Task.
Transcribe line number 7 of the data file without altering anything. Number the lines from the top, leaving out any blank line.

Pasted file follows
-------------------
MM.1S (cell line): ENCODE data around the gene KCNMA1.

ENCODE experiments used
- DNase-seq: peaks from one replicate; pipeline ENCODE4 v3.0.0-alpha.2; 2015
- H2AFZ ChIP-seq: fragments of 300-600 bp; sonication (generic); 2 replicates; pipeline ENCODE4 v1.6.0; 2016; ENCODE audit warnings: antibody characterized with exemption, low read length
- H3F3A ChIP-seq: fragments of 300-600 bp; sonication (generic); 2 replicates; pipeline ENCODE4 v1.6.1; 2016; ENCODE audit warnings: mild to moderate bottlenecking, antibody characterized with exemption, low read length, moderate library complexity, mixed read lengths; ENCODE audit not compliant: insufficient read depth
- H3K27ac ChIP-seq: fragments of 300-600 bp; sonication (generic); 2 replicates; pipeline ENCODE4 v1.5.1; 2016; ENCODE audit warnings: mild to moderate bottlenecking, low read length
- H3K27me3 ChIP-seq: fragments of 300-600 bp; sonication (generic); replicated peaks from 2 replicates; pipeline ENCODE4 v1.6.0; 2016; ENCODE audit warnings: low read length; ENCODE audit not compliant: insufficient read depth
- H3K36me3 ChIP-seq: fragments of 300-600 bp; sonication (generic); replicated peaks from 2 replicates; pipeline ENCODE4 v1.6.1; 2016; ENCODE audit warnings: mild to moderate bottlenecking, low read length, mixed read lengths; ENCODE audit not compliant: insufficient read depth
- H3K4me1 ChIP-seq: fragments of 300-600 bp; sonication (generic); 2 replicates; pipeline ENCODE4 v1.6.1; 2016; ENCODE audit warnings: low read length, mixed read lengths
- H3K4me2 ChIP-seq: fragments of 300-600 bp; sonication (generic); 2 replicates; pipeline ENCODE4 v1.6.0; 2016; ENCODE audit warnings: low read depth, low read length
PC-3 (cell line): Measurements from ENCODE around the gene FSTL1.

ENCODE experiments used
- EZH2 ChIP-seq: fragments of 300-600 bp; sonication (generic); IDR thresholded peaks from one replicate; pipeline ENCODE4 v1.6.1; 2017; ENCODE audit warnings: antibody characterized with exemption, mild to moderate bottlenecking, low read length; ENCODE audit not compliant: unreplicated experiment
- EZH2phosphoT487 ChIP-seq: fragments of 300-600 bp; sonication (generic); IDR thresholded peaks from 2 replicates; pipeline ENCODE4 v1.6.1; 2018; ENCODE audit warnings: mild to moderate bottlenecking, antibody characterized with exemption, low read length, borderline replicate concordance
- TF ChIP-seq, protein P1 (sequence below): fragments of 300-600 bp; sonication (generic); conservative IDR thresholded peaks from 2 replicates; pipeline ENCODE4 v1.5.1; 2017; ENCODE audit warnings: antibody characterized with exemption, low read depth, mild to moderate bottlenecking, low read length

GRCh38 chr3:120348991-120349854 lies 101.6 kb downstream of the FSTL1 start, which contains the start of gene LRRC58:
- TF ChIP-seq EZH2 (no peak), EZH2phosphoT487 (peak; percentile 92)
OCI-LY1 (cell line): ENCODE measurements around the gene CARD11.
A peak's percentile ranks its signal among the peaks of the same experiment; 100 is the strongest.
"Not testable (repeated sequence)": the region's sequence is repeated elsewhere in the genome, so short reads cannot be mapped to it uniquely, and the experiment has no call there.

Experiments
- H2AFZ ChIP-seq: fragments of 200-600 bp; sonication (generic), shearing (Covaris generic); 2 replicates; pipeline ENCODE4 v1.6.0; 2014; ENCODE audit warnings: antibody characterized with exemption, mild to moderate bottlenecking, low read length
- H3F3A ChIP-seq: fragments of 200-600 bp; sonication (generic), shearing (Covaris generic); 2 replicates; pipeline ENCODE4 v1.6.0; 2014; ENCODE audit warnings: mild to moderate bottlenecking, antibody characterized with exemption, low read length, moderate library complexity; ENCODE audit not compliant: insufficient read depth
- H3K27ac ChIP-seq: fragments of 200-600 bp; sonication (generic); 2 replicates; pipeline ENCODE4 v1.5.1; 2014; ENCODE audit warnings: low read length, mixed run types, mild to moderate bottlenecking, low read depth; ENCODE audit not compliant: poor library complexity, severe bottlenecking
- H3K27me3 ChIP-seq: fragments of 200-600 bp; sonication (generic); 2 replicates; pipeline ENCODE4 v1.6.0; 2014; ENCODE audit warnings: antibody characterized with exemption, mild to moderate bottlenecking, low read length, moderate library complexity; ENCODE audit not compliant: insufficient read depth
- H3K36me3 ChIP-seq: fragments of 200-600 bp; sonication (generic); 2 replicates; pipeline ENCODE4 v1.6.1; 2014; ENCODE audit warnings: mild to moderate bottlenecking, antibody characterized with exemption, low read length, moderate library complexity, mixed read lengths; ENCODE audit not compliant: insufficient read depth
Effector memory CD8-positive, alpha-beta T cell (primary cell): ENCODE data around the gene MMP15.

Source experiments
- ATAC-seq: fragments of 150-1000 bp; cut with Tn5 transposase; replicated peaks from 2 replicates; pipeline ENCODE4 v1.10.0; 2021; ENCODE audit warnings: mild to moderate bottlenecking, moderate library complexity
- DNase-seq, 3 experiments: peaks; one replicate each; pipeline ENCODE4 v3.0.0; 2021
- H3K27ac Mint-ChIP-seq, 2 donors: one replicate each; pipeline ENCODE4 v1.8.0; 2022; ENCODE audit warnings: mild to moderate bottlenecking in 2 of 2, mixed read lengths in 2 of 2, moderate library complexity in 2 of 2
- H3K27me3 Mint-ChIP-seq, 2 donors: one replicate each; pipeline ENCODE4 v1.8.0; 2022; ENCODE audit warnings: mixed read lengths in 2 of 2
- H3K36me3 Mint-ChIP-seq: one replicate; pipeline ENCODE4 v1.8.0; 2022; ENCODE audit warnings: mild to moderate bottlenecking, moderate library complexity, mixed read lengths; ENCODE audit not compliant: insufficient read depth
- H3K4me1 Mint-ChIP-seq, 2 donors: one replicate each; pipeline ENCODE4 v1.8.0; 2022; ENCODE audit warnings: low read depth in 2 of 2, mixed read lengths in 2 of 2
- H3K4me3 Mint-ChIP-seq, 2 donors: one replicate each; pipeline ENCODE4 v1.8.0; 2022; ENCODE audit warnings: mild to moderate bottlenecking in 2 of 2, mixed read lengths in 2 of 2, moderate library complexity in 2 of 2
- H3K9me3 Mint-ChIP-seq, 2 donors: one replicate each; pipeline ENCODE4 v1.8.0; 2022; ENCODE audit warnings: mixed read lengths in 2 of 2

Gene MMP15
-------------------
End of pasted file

- H3K27me3 ChIP-seq: fragments of 300-600 bp; sonication (generic); replicated peaks from 2 replicates; pipeline ENCODE4 v1.6.0; 2016; ENCODE audit warnings: low read length; ENCODE audit not compliant: insufficient read depth